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A balanced scorecard is a way of strategically managing company performance. It generally provides important feedback and data to organisations. This enables managers, workers and CEOs to improve productivity, boost profits, improve working conditions and streamline ways of working. This in turn can lead to better leadership decisions and increase a company's overall performance.
The balanced scorecard approach was first introduced by academics David Norton and Robert Kaplan and was hailed as the new way to measure company performance. Norton and Kaplan harnessed performance measures used in metrics as part of their scorecard methodology, altering them to enable the inclusion of non-financial information.
You can find many balanced scorecard examples and templates online, and you can use them to take note of and improve areas of your business that may be lacking in performance or not meeting financial targets.
The Balanced Scorecard Model
The balanced scorecard approach separates company strategy into four major sections – otherwise known as ‘legs’. These include growth, company processes, customer relations and financial strategy/profit. Using a balanced scorecard in strategic management, covering these four areas, means your company can easily note those areas of performance that need improvement. The data will enable you to form new company objectives and strategies. You can do this by considering company strategy based on the four ‘legs’ below.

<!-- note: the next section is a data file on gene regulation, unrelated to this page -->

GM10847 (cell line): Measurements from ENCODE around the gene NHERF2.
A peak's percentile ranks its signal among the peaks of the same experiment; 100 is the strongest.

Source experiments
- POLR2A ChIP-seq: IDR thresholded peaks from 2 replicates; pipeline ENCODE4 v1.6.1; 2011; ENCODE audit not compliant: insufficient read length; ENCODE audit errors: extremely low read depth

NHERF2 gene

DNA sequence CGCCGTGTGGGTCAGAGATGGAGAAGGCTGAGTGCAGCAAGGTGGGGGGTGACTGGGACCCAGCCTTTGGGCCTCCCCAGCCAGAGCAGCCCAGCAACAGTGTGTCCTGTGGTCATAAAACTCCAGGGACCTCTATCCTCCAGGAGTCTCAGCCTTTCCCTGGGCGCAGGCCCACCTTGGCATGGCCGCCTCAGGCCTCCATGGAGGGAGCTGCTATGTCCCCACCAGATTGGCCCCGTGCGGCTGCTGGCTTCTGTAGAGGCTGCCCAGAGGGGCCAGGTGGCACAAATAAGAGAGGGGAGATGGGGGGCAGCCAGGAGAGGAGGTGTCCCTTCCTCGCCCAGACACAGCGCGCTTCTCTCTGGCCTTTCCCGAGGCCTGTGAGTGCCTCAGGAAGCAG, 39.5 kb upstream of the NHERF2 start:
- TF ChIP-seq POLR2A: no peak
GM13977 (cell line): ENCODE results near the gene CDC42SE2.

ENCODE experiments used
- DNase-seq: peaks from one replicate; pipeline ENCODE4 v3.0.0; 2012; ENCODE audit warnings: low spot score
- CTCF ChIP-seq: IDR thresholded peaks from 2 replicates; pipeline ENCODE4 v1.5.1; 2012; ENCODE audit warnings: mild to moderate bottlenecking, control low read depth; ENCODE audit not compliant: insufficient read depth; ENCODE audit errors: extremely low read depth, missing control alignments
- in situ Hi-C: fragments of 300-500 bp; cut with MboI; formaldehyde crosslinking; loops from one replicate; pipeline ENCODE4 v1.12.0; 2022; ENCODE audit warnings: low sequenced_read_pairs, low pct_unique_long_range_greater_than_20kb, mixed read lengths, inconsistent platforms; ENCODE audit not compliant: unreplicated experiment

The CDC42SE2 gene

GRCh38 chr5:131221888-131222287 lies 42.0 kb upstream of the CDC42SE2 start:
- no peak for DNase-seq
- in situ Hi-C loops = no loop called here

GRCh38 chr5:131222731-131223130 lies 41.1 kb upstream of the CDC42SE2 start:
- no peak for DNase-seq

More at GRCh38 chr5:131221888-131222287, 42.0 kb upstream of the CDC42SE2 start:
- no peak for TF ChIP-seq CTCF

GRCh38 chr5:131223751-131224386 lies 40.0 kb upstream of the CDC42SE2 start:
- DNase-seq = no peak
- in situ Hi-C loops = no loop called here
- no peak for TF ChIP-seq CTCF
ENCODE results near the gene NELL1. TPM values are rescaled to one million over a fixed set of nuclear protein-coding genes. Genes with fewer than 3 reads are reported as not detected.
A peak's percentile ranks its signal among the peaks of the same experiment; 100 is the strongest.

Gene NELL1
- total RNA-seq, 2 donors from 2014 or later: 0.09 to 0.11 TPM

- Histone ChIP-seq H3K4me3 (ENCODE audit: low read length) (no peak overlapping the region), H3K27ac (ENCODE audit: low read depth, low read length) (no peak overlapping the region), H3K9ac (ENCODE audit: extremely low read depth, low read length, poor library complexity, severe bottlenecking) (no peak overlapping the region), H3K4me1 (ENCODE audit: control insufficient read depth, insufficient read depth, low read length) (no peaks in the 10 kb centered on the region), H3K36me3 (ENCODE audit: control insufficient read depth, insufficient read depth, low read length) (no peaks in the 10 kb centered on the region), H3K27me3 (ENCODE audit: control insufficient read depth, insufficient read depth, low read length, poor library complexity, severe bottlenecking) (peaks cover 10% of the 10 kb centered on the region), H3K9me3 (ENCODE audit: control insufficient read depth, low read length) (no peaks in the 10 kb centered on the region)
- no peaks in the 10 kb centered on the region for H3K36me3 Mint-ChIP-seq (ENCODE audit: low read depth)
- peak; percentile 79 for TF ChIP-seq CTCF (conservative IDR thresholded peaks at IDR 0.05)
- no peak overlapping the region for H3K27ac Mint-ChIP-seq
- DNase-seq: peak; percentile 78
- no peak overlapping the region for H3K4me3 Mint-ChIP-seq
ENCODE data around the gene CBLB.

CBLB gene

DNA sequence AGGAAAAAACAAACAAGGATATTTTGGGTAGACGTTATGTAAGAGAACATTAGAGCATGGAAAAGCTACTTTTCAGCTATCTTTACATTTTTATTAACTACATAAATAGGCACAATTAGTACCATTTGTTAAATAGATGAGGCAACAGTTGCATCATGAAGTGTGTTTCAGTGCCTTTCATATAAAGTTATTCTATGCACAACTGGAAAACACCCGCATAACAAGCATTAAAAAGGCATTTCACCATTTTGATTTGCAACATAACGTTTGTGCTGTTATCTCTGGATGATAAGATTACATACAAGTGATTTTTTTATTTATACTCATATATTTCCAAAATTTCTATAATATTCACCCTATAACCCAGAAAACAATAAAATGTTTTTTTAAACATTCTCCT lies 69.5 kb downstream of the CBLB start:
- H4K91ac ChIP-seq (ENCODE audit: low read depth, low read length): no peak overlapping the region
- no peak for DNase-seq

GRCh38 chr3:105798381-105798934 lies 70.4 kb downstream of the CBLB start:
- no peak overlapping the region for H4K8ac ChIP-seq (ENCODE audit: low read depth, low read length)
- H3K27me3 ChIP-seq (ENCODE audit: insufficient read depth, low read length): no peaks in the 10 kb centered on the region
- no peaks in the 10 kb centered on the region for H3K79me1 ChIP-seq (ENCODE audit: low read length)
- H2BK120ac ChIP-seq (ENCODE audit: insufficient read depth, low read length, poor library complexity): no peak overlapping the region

This part of your balanced scorecard model is assessed by investigating training processes. It’s a good way to assess if staff have adequate training for their job, or feel they need extra training to make their role easier. It also investigates knowledge resources to measure if staff can effectively gather the information they need to do their job well. Lastly, it helps determine if the company is in a competitive position within its market, based on the knowledge of its industry.
The scorecard model allows analysis of strategic management, as well as how products are produced within the manufacturing line. Data provided from the scorecard enables identification of additional waste of time and resources, time delays, shortages of resources, or staff shortages or gaps that need to be filled.
Customer opinion is collected and analysed to determine product and service satisfaction, as well as the availability of services and whether demand is being met.
Financial Strategy and Profit
Income, profits, financial strategy and sales data are assessed in detail to determine company performance from a financial perspective, and whether profit targets are being met.
Creating a balanced scorecard template
It is possible to find a balanced scoresheet example on various sites and build one in just a few simple steps. These include:
Creating a statement of purpose – how you will be different from competitors, and how you will succeed in your chosen market.
Designing an agenda for change – what changes can you make to your organization to achieve your purpose statement?
Creating a strategy map – this indicates the path you will take in your new business strategy, with links that highlight cause and effect. This should be distributed to everyone in the company so each worker is clear on actions to be taken.
Stating measures – this enables careful analysis of what is working, what isn’t, and how you can keep your company motivated.
Launching new projects or products – this will help you to execute your strategy and statement of purpose.
One major benefit of a balanced scorecard for measuring company performance is that it gives a company a way of seeing the links between strategy, management, profit and projects. By using this simple framework, companies can continue to improve financially while meeting targets.
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